It’s manky. It’s musty. It’s … mould. Anthony Wright, scientist and former building designer, gives us some top tips on how to deal with mould in your house.
Mould on the ceiling of a house.

Mouldy house? We’re not a fan.

You’re holed up at home. Perhaps you’re living under lockdown. You enter your bathroom and notice an unwelcome guest. It’s here. It’s… mould.

It has been a wet winter and, with many of us spending our days at home, you might have noticed a build-up of this unfriendly fungus.

Anthony Wright, scientist and former building designer, shares his tips for dealing with a mouldy house.

What is mould and where does it live?

Mould is a fungal growth that thrives on moisture. Mould spores are always present in the air, but they only germinate when they encounter moisture and organic material.

In your home, mould generally grows where moist warm air meets a cold surface. The air moisture condenses, wetting the surface and creating the ideal environment for mould to thrive.

Mould thrives in damp, dark, poorly ventilated environments, like your bathroom or laundry. It can grow on carpets, curtains, walls, ceiling tiles, insulation material, behind furniture, and in cluttered storage areas. Mould also grows on food.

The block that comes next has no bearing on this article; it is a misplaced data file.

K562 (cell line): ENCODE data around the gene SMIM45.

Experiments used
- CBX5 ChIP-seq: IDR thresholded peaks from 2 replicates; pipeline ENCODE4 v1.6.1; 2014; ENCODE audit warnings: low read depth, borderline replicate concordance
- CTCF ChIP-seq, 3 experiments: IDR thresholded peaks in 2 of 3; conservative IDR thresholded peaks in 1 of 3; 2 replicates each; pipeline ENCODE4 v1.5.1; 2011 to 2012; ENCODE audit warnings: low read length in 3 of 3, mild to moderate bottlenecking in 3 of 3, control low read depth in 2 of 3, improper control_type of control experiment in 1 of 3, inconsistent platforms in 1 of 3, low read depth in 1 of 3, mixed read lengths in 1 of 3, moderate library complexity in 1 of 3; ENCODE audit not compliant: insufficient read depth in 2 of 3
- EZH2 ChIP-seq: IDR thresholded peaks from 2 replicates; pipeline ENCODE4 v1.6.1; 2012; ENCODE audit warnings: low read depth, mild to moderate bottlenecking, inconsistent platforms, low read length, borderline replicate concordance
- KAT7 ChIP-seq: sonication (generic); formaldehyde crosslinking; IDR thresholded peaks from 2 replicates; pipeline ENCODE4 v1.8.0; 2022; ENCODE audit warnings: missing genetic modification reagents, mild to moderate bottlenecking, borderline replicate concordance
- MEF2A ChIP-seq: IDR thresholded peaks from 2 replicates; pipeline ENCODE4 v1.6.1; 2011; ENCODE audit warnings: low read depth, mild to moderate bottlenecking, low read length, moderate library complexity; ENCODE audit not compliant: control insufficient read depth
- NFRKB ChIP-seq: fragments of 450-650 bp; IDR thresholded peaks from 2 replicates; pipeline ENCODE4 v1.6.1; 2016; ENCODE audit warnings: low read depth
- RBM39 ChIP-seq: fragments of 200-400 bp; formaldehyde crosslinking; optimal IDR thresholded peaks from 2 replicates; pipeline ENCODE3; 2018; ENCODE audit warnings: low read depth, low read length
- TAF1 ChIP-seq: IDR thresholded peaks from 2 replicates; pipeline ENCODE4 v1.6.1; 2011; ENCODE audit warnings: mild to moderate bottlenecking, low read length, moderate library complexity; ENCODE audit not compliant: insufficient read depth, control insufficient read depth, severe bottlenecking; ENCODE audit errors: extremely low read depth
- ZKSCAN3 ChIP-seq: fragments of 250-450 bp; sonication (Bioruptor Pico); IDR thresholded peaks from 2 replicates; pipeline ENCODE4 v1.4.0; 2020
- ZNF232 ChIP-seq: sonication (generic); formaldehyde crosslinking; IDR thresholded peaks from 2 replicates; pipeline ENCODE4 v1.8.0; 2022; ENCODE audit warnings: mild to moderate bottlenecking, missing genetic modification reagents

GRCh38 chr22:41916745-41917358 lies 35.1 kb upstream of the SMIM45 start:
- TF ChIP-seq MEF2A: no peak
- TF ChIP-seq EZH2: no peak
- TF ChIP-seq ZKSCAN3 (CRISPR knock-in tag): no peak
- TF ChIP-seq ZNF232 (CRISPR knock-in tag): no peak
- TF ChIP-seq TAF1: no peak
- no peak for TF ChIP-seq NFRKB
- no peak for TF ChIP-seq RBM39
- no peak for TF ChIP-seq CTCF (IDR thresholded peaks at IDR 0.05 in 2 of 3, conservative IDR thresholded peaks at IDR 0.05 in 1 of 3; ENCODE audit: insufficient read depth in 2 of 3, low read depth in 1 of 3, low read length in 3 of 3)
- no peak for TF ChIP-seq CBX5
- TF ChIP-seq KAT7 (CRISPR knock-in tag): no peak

Apart from adding an unpleasant dinginess to your home, mould can damage building materials costing you money in maintenance. It can also cause health problems: mould releases toxic chemicals, called mycotoxins, which can cause allergic reactions for some people.

Black mould spots in the corner of a roof.

It thrives in damp, dark, poorly ventilated environments, like your bathroom or laundry.

Out with the mould, in with the new!

So, what can you do when mould takes hold? And how can you prevent it in the first place?


Make sure you vent wet rooms to the outside air. This means making sure your exhaust fans are ducted (connected to) outside the roof space. Avoid dumping the moisture into the ceiling cavity (unless the cavity is ventilated).


If the walls and ceiling of your bathroom have insulation then their surfaces may not be cold enough for water to condense.

Double glaze

You are much less likely to have water vapour condense on a double-glazed window because they don’t get as cold as single glazing. Just make sure the window frames are ‘thermally broken’. This means that you have some sort of insulating material that breaks the pathway of heat energy being transferred from inside and outside your home (that would happen with a purely metal frame).

Treat mould as soon as you see it

Diluted vinegar, bleach or mould killers can work to reduce the spread. But vinegar is actually a food source for some moulds and bleach discolours mould without necessary removing it. The best thing to do is find out the underlying moisture problem causing the mould as soon as you see it. A mould problem is always a moisture problem, so removing mould is only temporary until the moisture problem is fixed.

Who you gonna call?

If there is mould on your walls, ceilings or floors outside wet rooms, call in a building inspector. This can be a sign that your house has faulty construction, a sign of much larger problems on the other side of the plaster.